The World Orchestra for Peace is a disparate orchestra. Formed in 1995 to mark the 50th anniversary of the United Nations, it brings together the finest players from the world’s top orchestras as a demonstration of peace. Yet the big question remains: could this cobbled-together orchestra sound as a single, unified entity, working towards a common goal? 

Perhaps this is not the right question to ask, especially given the programme. Strauss’ Die Frau ohne Schatten – Symphonic Fantasy and Mahler’s Sixth Symphony are eclectic works. They encompass many moods and characters, and members of the orchestra are often treated as individuals. So whilst the World Orchestra for Peace are less uniform than orchestras that have been regularly playing together for years, this may not be a bad thing.

Valery Gergiev © Chris Christodoulou
Valery Gergiev
© Chris Christodoulou

Roxanna Panufnik actually takes advantage of the orchestra’s individualism in Three Paths to Peace. The World Orchestra for Peace commissioned the work for a concert in Jerusalem, and this BBC Proms concert was its European première. Panufnik utilises the orchestra’s individual voices. The work opens with solo lines passed between members of the orchestra, but not necessarily to the leaders of the sections. However, I failed to find the piece engaging. Panufnik’s orchestration was atmospheric, but I was not convinced by the message it was trying to portray. Three Paths tells the story of Abraham, and it intertwines Christian, Jewish and Islamic music to show how they can work alongside each other. But what I suppose was meant to be Islamic music sounded clichéd. Being played by a symphony orchestra, the bastion of the Christian western art tradition, made it sound like an exotic insertion. The three musics were forced together into a Christian mould, failing to show how they could work together on equal terms.

The same however, is not true for the players in the World Orchestra for Peace. These are highly experienced musicians, making it patronising to assume that they would not be up to the task of playing together as an ensemble. The strings were particularly impressive. They maintained a warm, enticing sound through the evening, and were also capable of the multiple expressions that Strauss and Mahler demand. Even after the threatening brass that opened Die Frau ohne Schatten, the strings’ mystical swirling nearly made one forget that initial menace. This was helped by the fact that conductor Valery Gergiev was unafraid of letting the orchestra take the reins. His conducting was one of give and take, and there were moments when Gergiev was riding along with the orchestra instead of leading it. Gergiev pulled this disparate group of players together, but he still gave the strings the freedom to unabashedly luxuriate in the full-blown romanticisms of Strauss’ melodies.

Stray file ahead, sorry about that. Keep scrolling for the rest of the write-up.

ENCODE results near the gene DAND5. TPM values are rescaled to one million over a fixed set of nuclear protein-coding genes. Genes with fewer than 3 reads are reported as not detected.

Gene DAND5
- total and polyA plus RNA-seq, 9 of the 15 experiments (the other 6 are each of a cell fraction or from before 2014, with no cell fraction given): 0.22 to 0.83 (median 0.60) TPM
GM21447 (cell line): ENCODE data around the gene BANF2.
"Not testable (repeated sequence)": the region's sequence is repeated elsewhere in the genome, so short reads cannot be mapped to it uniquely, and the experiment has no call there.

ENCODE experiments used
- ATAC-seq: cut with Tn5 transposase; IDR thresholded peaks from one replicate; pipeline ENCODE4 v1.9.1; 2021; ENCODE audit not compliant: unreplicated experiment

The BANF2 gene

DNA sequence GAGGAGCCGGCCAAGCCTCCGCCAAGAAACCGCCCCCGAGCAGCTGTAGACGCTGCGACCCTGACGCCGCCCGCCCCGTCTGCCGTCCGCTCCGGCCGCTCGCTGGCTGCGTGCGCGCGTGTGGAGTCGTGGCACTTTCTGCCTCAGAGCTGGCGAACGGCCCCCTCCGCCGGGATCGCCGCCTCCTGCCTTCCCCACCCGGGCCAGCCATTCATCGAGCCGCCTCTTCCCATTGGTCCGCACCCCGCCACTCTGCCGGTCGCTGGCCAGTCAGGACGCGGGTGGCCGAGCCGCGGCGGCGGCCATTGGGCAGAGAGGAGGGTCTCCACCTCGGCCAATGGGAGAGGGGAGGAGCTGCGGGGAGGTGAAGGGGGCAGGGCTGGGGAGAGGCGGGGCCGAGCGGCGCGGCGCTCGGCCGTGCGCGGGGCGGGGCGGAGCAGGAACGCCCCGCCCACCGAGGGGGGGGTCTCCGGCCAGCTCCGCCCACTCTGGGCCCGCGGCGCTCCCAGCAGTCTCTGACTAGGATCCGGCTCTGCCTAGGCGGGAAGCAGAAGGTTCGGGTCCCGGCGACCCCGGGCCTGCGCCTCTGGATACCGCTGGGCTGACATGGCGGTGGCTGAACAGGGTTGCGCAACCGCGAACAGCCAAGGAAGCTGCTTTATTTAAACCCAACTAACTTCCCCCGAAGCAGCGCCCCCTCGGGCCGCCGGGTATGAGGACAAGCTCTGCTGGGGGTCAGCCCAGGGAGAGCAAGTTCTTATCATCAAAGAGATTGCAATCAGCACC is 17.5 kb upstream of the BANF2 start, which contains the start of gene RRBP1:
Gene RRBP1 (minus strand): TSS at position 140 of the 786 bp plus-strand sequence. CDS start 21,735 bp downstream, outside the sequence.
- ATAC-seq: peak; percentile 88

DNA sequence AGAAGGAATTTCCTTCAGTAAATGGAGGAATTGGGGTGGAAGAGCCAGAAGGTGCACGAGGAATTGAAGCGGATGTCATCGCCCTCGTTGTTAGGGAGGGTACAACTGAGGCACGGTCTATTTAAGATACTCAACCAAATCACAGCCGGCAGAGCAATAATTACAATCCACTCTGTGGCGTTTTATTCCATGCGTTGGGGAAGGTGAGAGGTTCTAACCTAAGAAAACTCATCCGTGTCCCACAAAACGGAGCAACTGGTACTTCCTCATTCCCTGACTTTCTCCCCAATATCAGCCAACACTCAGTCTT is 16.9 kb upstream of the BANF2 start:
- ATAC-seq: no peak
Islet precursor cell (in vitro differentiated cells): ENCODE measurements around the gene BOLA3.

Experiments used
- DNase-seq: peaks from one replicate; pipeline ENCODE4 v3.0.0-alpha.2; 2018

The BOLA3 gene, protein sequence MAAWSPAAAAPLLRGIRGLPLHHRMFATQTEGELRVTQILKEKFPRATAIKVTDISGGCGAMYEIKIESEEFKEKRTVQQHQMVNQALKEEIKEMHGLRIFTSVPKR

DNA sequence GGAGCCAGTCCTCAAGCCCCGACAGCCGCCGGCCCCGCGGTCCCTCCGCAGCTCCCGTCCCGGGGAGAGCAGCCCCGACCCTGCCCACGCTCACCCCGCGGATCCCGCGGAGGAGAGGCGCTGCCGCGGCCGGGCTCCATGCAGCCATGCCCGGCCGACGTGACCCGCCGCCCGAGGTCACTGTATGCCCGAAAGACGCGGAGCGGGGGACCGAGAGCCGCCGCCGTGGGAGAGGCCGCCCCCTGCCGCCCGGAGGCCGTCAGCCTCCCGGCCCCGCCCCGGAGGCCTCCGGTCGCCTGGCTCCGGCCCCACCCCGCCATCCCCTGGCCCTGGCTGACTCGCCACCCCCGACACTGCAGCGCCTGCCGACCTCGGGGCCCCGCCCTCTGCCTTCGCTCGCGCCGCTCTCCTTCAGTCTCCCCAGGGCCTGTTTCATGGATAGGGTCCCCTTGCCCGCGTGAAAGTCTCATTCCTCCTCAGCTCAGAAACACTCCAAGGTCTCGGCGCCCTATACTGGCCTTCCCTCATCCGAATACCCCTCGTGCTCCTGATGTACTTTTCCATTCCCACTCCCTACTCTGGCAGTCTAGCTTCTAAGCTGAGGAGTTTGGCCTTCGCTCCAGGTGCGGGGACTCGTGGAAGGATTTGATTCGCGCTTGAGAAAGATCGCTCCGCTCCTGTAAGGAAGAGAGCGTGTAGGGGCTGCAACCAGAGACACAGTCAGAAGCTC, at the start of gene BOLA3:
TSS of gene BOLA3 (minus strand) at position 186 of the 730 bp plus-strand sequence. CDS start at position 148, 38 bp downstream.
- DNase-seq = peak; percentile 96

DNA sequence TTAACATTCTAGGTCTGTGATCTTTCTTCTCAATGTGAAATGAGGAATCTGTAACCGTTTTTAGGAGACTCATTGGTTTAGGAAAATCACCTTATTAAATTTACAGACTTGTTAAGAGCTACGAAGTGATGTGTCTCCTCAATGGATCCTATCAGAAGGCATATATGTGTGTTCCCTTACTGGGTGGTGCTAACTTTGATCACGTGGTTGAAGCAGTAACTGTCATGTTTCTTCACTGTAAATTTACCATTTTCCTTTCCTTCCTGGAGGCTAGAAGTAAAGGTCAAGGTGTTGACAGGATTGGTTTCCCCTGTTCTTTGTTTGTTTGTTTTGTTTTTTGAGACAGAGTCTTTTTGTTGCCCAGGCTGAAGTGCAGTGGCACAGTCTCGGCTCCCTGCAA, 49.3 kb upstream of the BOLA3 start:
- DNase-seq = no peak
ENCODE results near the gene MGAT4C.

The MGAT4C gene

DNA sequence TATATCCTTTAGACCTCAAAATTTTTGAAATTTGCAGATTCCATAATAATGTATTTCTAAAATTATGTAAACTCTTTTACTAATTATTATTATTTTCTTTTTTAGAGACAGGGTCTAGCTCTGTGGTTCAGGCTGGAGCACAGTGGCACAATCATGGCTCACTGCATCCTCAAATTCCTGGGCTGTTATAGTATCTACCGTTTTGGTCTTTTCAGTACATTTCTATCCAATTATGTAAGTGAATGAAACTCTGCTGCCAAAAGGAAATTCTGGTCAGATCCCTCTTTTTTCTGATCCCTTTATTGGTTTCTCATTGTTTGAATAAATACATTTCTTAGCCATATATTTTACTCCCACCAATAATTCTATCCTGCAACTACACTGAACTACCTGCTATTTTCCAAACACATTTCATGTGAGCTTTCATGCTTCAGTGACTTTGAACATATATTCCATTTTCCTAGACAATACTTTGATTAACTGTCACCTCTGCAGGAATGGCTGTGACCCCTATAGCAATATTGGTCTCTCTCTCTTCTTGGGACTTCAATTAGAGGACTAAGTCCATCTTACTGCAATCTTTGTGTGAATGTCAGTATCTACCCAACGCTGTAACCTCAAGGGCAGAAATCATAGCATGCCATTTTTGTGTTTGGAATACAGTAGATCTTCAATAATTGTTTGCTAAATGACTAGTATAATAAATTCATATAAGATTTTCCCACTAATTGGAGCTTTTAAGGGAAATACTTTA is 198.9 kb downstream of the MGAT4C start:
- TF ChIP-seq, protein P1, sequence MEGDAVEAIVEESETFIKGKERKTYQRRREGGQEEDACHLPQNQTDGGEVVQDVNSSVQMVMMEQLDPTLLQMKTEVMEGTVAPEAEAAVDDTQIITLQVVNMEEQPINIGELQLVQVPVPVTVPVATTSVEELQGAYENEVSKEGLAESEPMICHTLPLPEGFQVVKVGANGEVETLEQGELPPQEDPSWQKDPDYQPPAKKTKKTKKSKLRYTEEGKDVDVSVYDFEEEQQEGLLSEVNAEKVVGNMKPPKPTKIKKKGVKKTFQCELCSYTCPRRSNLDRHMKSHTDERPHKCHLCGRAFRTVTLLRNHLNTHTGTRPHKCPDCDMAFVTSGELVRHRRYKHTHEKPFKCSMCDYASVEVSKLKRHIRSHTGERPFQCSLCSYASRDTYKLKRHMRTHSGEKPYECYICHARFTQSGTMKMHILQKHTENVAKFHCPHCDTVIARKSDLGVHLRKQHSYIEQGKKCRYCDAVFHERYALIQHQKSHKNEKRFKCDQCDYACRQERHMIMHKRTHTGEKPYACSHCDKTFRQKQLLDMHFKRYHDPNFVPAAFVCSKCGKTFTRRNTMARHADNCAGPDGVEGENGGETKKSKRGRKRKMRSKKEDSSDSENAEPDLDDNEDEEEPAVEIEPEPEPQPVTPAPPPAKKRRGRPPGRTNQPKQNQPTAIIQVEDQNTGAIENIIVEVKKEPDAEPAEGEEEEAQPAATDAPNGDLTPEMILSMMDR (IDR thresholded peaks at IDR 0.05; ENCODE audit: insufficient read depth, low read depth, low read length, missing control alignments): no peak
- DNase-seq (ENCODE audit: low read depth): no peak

Although Mahler rejected titling his Sixth Symphony “The Tragic”, it has maintained its reputation as the darkest of his symphonies. But there is much more to this work than tragedy. Mahler’s symphonies are known for their eclecticism, and the Sixth is no different, with moments of mysticism, fragility and even playfulness. The first movement, for example, begins with a menacing march tune, but this is contrasted with by an impassioned melody that follows. The symphony would lose its power if it were only about tragedy. The presence of something else, something more hopeful that turns out to be fruitless is what makes the work so harrowing.

Gergiev treated these moments expertly. Though the first movement’s impassioned melody on the strings was played beautifully, Gergiev ensured that there was always a sense of something not quite right underneath. At the centre of the movement comes a moment of mystical stillness. Once again, the voices of the orchestra were taken advantage of as Gergiev enticed the individual expression out from a lone horn and viola. But it was soon clear that this magical moment was only a dream. The return of the movement’s opening march-tune was startling, painfully jolting the audience awake.

The following slow movement might have acted as brief respite from the terror of the ominous march-tune of the first movement. Its sweet melodicism was the complete opposite of the previous movement. But under Gergiev the first movement’s terror could not be forgotten. Even as the music built up to a full orchestra, it was not triumphant but pained and striving. The soaring strings, which should be beautiful, had an underlying sadness. It was the subtle treatment of moments of hope that made the two hammer-blows in the work’s finale so devastating. For Gergiev, all moments of hope had been overshadowed by the first movement’s march, giving the hammer blows a sense of terrifying inevitability. And watching that huge hammer being raised was as dramatic and shocking as ever.

***11